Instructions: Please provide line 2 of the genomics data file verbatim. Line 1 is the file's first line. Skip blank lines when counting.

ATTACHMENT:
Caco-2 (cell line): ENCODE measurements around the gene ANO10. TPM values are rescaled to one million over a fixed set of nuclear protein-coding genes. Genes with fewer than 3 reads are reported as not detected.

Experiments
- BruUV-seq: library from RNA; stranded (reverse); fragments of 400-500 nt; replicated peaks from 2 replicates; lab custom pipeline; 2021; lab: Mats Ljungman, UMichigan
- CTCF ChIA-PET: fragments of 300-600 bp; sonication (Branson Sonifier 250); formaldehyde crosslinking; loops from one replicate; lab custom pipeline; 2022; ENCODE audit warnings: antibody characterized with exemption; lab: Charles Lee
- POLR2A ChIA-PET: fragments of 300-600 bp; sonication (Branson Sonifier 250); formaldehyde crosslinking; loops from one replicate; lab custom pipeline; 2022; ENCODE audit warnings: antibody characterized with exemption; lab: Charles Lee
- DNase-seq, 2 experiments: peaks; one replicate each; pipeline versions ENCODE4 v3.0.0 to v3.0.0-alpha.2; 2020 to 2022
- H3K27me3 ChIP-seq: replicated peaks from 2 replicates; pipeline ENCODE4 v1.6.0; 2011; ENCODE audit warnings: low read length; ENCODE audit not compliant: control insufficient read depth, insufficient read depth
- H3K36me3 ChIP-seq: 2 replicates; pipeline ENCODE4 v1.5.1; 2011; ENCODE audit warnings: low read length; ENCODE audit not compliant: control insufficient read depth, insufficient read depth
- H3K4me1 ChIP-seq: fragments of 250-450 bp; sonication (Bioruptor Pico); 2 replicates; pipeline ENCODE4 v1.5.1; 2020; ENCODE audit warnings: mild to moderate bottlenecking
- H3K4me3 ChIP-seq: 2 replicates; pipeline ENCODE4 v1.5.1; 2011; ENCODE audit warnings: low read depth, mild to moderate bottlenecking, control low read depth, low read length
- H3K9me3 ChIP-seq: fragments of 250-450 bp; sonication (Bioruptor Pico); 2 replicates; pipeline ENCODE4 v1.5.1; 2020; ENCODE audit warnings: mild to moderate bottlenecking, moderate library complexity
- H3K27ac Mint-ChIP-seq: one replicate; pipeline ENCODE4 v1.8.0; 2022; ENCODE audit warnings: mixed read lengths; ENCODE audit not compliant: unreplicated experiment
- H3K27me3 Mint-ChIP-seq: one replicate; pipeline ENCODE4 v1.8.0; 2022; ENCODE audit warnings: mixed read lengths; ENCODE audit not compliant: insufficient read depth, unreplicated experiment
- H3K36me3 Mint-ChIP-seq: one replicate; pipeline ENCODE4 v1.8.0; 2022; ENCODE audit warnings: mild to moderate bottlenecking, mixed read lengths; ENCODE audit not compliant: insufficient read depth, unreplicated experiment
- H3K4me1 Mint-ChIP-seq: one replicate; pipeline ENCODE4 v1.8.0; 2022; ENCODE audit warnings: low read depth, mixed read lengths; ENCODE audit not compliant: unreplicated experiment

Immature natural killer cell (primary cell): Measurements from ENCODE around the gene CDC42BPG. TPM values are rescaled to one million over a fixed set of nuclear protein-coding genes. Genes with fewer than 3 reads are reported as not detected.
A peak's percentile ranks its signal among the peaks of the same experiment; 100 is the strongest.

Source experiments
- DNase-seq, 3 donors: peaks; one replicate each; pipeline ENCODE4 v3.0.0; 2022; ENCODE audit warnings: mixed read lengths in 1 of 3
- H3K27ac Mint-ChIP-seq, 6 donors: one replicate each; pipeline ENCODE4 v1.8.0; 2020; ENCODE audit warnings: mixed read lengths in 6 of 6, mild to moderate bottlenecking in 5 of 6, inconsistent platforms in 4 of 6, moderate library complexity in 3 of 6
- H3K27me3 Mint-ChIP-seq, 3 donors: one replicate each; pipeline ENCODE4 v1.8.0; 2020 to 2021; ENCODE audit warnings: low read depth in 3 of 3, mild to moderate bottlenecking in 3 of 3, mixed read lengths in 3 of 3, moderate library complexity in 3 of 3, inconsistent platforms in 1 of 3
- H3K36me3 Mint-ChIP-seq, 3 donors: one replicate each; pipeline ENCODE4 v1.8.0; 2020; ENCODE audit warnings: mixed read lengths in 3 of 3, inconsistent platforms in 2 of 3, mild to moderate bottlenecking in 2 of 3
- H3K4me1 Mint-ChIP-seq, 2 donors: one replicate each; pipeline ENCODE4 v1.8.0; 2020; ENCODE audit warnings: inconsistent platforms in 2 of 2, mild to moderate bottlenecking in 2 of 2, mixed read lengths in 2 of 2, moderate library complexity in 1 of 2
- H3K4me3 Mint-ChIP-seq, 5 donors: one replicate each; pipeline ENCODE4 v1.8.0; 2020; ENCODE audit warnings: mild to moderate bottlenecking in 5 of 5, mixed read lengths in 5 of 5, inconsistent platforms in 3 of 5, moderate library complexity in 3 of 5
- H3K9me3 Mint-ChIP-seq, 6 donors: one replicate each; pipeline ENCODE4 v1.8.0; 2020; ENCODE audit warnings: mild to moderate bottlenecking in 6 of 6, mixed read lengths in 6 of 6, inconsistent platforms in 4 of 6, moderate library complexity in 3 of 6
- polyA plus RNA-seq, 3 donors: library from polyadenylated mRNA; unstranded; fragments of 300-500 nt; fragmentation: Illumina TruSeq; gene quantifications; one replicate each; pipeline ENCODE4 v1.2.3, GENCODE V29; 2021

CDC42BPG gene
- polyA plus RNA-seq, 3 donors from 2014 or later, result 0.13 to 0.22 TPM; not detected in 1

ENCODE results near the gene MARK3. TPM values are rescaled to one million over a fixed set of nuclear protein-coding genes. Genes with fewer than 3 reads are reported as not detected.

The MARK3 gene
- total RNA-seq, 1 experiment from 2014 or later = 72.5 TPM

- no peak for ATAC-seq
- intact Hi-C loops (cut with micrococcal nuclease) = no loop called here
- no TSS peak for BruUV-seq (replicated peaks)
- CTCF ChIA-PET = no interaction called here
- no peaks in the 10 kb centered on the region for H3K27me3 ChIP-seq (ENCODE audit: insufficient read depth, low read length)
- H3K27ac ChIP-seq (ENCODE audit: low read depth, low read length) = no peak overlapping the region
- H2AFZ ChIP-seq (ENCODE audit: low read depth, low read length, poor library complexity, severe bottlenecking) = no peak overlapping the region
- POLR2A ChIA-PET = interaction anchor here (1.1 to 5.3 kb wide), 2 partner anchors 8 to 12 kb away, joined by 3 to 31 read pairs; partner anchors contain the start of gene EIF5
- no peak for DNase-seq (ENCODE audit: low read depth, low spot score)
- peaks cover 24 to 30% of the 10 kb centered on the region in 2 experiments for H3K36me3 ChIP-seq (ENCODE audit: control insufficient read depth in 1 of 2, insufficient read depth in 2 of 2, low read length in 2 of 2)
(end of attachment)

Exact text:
Experiments